I plead guilty to enjoying a cold beer or two, and I’ve watched with amazement as the decade-long bull market in the craft beer industry shows no signs of abating.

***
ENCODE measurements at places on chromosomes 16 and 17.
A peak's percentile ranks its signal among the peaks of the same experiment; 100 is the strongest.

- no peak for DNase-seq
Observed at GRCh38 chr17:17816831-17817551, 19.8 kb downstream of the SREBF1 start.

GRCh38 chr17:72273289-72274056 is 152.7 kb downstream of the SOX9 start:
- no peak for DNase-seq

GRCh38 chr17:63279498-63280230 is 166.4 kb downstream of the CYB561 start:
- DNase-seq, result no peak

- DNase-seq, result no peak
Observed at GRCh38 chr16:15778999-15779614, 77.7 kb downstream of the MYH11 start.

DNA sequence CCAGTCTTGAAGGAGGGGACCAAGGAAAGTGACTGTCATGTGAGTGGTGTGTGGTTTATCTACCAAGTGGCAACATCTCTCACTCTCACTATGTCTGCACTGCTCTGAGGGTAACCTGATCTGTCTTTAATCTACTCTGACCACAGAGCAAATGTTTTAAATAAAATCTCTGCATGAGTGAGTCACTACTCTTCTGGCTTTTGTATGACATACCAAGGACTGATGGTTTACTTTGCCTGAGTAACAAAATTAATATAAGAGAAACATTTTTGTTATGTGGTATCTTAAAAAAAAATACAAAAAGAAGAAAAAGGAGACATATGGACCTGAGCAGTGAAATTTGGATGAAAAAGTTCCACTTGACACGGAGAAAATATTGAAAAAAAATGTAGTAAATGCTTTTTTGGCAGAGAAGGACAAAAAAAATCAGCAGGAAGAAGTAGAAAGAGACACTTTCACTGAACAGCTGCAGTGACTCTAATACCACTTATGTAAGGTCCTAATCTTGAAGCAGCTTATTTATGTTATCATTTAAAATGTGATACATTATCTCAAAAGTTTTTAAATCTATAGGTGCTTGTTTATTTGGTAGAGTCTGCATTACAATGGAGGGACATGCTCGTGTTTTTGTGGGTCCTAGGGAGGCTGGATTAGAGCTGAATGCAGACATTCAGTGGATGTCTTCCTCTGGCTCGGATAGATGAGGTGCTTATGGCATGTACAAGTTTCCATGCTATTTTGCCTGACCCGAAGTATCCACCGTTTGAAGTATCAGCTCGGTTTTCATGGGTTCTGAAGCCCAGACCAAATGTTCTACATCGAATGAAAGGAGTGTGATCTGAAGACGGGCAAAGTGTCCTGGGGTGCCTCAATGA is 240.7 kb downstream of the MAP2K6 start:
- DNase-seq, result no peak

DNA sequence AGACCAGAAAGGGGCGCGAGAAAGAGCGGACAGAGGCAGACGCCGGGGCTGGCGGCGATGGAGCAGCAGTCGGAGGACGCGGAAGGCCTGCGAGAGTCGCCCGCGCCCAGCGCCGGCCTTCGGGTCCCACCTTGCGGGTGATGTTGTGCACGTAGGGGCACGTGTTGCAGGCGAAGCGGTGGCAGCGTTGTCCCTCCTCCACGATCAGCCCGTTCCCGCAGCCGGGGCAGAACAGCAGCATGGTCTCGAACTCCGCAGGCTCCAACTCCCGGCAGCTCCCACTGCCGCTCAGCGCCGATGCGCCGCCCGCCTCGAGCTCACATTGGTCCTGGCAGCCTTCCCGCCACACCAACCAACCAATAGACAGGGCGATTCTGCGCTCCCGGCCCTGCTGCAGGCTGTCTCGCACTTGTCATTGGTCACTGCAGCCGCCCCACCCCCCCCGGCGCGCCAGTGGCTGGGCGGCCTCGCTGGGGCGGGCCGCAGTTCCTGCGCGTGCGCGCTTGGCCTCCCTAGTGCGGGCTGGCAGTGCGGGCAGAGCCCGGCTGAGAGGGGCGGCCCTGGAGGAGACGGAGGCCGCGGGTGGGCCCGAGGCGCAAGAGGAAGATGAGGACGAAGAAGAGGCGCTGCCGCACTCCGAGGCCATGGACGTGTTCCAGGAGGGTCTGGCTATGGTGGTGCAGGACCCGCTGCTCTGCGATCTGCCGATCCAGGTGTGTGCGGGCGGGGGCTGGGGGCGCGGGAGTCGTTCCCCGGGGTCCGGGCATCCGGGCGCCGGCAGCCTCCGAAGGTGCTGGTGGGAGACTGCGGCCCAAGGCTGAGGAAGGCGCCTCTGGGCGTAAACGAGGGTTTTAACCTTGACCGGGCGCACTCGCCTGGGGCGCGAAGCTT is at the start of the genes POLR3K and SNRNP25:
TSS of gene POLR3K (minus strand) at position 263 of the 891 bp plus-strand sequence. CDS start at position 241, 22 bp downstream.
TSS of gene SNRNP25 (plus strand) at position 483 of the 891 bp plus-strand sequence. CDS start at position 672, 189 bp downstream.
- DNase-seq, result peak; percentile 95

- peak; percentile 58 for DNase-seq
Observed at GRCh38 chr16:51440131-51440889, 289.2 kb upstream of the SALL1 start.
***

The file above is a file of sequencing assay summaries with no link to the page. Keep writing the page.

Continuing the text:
"I never worry about the future; it comes soon enough."<br clear="none" /><br clear="none" />—Albert Einstein<br clear="none" /><br clear="none" /><br clear="none" /><br clear="none" />Well, the future is here … and it's a recession. So the question becomes, how do you coach your team to sell in such an inhospitable environment? Answer: by looking to the following five action steps, each of which is essential to your success.<br clear="none" /><br clear="none" />1. Re-underwrite your business to a recession scenario. As noted, we're in a recession. That means your sales are probably down, or will be soon. It also means your clients' sales are down, or will be soon. Therefore, you cannot operate your business the same way and expect positive results. A shift must take place, and it must start from how you are looking at your business, how you look at your current clients' businesses, where you are looking for new business and how you are assessing the competition. <br clear="none" /><br clear="none" />Start the re-underwriting process by asking some hard question of your sales team. You need to understand the challenges they are facing. Many times you'll hear, "'Client X just doesn't have the money." You need to go deeper, because what the client really told your salesperson is, "We don't have the money … for you." <br clear="none" /><br clear="none" />What are they spending money on? What aspects of their business are they considering mission-critical? What message is missing for the client to understand that your product meets a critical need? Is your salesperson dealing with the person who controls the purchase decision, or the one following marching orders about curbing spending? Has the salesperson gotten "inside the head" of the client, predetermining what their new issues will be based on the economic climate? Or is he basing his presentation on the same old way of doing things? What new markets are available where your product has become more relevant?<br clear="none" /><br clear="none" />These questions are silver bullets to de-risk your sales pipeline. They illustrate sobering points to your salespeople: that you genuinely want their business to prosper, and you are not willing to allow the two or three potential roadblocks to stop the sale. <br clear="none" /><br clear="none" />Remember, a recession doesn't mean every company woke up one morning with no money, no profits and no customers. It just means that, looking to the future, companies are being far more conservative in their spending. But they will be spending. You have to re-underwrite your business to account for a slowing of your sales, but not a complete stoppage. <br clear="none" /><br clear="none" />2. Over-communicate with clients and your internal teams. Every purchase decision made in a recession is under scrutiny, with teams having to justify why they really need your product now. Once they make that decision, you need to help them avoid "buyer's remorse" by keeping them up to date every step of the way, reinforcing the reasons they said yes to your product or service. <br clear="none" /><br clear="none" />Over-deliver at every chance. It is essential that your team understands and plays back the specific goals and challenges of your clients at every point of contact. Each time you do this, your client has the chance to enhance this understanding. You also have the chance to further tailor your recommendations based on this feedback to lock out your competition. <br clear="none" /><br clear="none" />Your team needs to effectively communicate your product's value and the core DNA of your company. Is that the key tenet of their sales presentations? It must be consistent. Do not allow salespeople to alter the message you need communicated. This is not to say salespeople can't adapt their personality to the message. They need to be in "one voice" when presenting your offering. They must be able to preempt questions and concerns clients would have before buying your offering.<br clear="none" /><br clear="none" />3. Give your value proposition accountability. The point here is matching your clients' view of what success looks like to what you deliver. A great product that does great things but under-delivers in the key area of most importance to your client is a great failure. Understand your clients' needs. What is the issue your product addresses, especially in today's uncertain climate? If your product can deliver for your clients, demonstrate how. And then set a goal for the results they will see when they implement it. <br clear="none" /><br clear="none" />Building accountability into your value proposition is as important today as ever. An example: Make sure your value proposition resolves the accountability issue with a focus on a return on your client's marketing objective versus the return on investment. ROI is subjective and broad versus being accountable for delivering on your client's marketing objective. <br clear="none" /><br clear="none" />4. Ad-hoc ideas are nice to have, but execution is everything. Everyone has ideas. But how and when you execute business is the only thing that matters now. The results you and your team produce are what you are judged on—end of story. This actually makes work a lot easier, easier to manage and easier to score. Proper, successful execution that generates results your clients want leads to trust. <br clear="none" /><br clear="none" />There is no more powerful sales tool during a recession than having the trust of your clients. You have proven you understand their business, you offered a solution based on what they have communicated success looks like and your product delivered. Now you have their attention. From here, your sales team must always be looking for opportunities to build on that trust, finding new ways to help your clients through these tough times.<br clear="none" /><br clear="none" />Partnering with clients must become the major focus of a sales team. Finding the second and third sale or recommendation to the client becomes the next major focus. In these strained times, you are only as good as your last partnership. Therefore, every salesperson needs to follow her sale to completion and continue her collaboration with her client to determine where they can continue to make a difference and move their client's business forward. Continuing the partnership keeps you closer to your client, retains their business and illustrates the forthrightness of your organization. Remember, the longer you collaborate with a client, the closer you become to them, and the more they open up and share true challenges they need help with. <br clear="none" /><br clear="none" />5. Mistakes will happen—so correct them quickly and responsibly. Focus your team on thinking straight as they hustle in the marketplace to execute/sell. Times like these can force salespeople to become careless. Watch their moves to ensure they are thinking as they execute. When a mistake occurs, you have to know about it and determine its root cause, versus just repairing the mistake. A salesperson's mistake can be a cry for help, but you need to observe it and notice the level of responsibility about it. If it's insufficient, you have just witnessed a mistake destined to be repeated. A leader's job is to pinpoint inappropriate behavior, play it back to the salesperson and teach him the flawed reasoning behind the mistake. This action gets his skin in the game versus picking up after him. <br clear="none" /><br clear="none" />These are economic times the likes of which most of us have never experienced, but they will get better. Being prepared for the long haul by addressing these five action steps will ensure that you are ready for whatever the future brings.		—Steve Giglio